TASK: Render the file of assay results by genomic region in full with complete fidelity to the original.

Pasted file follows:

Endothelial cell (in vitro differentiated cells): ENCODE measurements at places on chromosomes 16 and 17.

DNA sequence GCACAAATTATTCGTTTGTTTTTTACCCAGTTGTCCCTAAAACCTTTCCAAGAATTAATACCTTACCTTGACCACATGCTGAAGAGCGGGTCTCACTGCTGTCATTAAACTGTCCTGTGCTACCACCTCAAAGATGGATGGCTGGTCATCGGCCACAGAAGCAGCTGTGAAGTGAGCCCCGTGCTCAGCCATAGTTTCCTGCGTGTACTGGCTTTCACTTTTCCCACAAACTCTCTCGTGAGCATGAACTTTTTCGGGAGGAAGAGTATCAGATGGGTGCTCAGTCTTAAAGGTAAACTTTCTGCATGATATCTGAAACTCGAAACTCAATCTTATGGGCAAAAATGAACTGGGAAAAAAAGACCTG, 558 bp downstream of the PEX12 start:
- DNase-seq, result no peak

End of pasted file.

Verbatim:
Endothelial cell (in vitro differentiated cells): ENCODE measurements at places on chromosomes 16 and 17.

DNA sequence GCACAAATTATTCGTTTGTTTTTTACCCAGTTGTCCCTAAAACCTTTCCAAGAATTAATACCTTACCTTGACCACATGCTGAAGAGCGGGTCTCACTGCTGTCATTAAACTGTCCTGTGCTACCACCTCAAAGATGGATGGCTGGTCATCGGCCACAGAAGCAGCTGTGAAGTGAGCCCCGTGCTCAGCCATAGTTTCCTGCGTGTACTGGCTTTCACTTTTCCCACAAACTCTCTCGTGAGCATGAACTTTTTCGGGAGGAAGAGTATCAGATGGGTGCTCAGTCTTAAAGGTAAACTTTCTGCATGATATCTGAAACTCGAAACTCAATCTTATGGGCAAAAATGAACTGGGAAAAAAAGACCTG, 558 bp downstream of the PEX12 start:
- DNase-seq, result no peak